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Xie, Y.; , .; Guo, J.; Chen, Y.; Han, X. Biomedical Exploitation of Exosomes Delivered in Hydrogels. Encyclopedia. Available online: (accessed on 22 April 2024).
Xie Y,  , Guo J, Chen Y, Han X. Biomedical Exploitation of Exosomes Delivered in Hydrogels. Encyclopedia. Available at: Accessed April 22, 2024.
Xie, Yaxin, , Jiusi Guo, Yilin Chen, Xianglong Han. "Biomedical Exploitation of Exosomes Delivered in Hydrogels" Encyclopedia, (accessed April 22, 2024).
Xie, Y., , ., Guo, J., Chen, Y., & Han, X. (2022, June 07). Biomedical Exploitation of Exosomes Delivered in Hydrogels. In Encyclopedia.
Xie, Yaxin, et al. "Biomedical Exploitation of Exosomes Delivered in Hydrogels." Encyclopedia. Web. 07 June, 2022.
Biomedical Exploitation of Exosomes Delivered in Hydrogels

Hydrogels are three-dimensional macromolecular polymeric networks composed of hydrophilic polymer chains. Exosomes functioning in the delivery of functional cargos are an active research hotspot. The biological features of exosomes make them suitable as potential therapeutics for the diagnosis and treatment of several diseases.

composite hydrogel exosome biomedical engineering

1. Introduction

Hydrogels are three-dimensional macromolecular polymeric networks composed of hydrophilic polymer chains. They can generally be divided into three categories according to their origin: natural, synthetic, and hybrid. Hydrogels are degradable, with a high affinity for water, and can be fabricated under physiological conditions, resulting in excellent biocompatibility [1]. They can be formed chemically and/or physically upon initiation with crosslinking agents and produced with a certain viscosity and elasticity. The innovation of Wichterle and Lim pioneered a new approach to applying crosslinked hydroxyethyl methacrylate (HEMA) hydrogels as biomaterials in 1960 [2]. In the two decades following this discovery, Lim and Sun demonstrated calcium alginate hydrogels with applications in cell encapsulation [3]. It is not surprising that hydrogels, having mechanical and structural properties similar to those of many tissues and the extracellular matrix (ECM), have attracted great attention, and significant progress has been made in designing, synthesizing, and using these materials for many biological and biomedical applications [4].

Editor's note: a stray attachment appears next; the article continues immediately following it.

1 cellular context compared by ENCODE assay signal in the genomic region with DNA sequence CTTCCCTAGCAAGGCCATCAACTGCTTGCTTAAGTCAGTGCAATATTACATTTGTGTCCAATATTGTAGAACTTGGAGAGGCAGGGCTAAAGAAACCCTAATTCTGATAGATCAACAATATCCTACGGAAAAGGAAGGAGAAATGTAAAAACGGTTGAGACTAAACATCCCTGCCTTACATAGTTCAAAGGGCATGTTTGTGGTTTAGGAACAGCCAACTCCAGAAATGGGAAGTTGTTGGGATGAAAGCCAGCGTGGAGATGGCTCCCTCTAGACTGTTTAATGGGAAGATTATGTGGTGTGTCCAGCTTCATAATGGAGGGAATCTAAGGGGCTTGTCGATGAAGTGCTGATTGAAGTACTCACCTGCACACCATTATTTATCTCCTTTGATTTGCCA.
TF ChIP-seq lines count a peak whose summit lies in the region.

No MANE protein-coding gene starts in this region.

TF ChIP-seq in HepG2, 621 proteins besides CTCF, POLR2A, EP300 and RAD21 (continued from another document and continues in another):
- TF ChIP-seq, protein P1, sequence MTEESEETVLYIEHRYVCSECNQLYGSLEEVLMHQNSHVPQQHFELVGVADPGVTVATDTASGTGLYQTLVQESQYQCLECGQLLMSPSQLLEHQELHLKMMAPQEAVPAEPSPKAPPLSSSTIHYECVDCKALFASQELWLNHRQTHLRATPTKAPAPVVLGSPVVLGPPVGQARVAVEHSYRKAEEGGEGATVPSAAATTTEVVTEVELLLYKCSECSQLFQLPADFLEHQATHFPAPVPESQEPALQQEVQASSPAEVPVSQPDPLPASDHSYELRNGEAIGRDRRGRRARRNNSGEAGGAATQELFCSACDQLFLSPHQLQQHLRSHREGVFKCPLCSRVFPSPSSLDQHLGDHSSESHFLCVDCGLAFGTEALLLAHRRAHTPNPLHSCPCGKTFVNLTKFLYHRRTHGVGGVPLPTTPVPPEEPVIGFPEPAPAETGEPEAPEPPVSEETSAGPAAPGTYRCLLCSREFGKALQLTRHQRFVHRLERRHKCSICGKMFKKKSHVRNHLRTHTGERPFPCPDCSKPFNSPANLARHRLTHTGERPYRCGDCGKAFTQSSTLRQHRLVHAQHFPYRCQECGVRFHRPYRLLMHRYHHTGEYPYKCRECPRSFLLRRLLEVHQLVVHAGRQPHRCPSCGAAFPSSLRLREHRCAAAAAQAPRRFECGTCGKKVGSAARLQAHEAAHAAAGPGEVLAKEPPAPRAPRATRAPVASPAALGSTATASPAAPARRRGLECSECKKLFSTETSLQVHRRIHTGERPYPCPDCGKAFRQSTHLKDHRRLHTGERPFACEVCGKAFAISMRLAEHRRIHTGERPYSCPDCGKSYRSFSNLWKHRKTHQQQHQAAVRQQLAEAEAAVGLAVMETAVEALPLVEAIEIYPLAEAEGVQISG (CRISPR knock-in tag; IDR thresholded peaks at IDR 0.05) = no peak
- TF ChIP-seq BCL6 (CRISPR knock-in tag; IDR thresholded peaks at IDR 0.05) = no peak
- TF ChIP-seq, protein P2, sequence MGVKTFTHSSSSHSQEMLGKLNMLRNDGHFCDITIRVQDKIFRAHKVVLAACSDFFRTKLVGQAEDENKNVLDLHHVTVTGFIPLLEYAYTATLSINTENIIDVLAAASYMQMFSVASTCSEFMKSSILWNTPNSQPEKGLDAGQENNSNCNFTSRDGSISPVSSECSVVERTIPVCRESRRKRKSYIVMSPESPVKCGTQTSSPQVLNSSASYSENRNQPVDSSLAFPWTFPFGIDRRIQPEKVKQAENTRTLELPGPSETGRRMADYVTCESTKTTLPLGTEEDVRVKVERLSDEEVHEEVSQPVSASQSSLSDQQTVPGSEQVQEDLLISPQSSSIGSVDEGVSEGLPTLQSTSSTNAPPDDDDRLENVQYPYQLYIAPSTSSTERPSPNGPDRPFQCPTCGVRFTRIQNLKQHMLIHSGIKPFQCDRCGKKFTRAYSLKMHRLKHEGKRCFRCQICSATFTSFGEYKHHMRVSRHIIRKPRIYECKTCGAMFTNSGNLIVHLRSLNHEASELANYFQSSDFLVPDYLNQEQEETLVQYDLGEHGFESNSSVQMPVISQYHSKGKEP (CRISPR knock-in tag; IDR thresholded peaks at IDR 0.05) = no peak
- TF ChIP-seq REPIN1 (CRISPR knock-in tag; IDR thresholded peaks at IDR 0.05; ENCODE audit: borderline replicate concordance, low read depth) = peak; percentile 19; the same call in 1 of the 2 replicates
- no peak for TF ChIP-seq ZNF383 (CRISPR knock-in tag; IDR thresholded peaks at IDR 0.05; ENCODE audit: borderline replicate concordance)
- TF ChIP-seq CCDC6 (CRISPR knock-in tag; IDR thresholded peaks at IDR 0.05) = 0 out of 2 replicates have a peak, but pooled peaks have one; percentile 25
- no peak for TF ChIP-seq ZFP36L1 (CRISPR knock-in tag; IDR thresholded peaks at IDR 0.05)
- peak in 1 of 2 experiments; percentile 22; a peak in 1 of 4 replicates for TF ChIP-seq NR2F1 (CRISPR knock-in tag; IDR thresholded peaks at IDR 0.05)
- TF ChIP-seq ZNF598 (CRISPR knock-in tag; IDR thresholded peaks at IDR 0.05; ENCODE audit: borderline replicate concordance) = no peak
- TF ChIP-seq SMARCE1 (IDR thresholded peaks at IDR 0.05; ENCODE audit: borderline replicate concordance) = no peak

Exosomes are small, single-membrane, secreted extracellular vesicles (EVs), enriched in certain proteins, nucleic acids, and lipids. Budding at both the plasma and endosomal membranes of all the mammalian cell types studied to date, they are produced to remodel the ECM and deliver signals and functional macromolecules to adjacent cells. Numerous surface molecules on exosomes enable them to be internalized via endocytosis by recipient cells, playing an important role in regulating cell–cell communication [5]. Therefore, the study of exosomes in the pathology of various diseases is an active area of research, and the exploration of therapeutic exosomes as delivery vesicles has offered new insights for clinical applications in recent years. However, the stability and retention of exosomes released in vivo are major hurdles, as they are rapidly cleared by the innate immune system or accumulate in the liver, spleen, and lungs via the blood circulation [6].

The biological features of exosomes make them suitable as potential therapeutics for the diagnosis and treatment of several diseases. There are generally three approaches to obtaining exosomes with therapeutic and diagnostic potential. (1) Naturally derived exosomes (e.g., MSC-Exos) have been verified to be therapeutic by themselves [7]. (2) Engineering exosomes by transferring molecules such as microRNAs has achieved targeted applications [8]. (3) Exosome mimetics have been exploited as promising biomaterials [9][10].

2. Tissue Repair

Of the many classes of biomaterials that have been used in tissue repair, hydrogels have been regarded as one of the most prominent and versatile for supporting most cellular behaviors and nutrient transport. Protected by them, cellular secretions can maintain their biological activity and undergo controlled release in pathological environments (Table 1).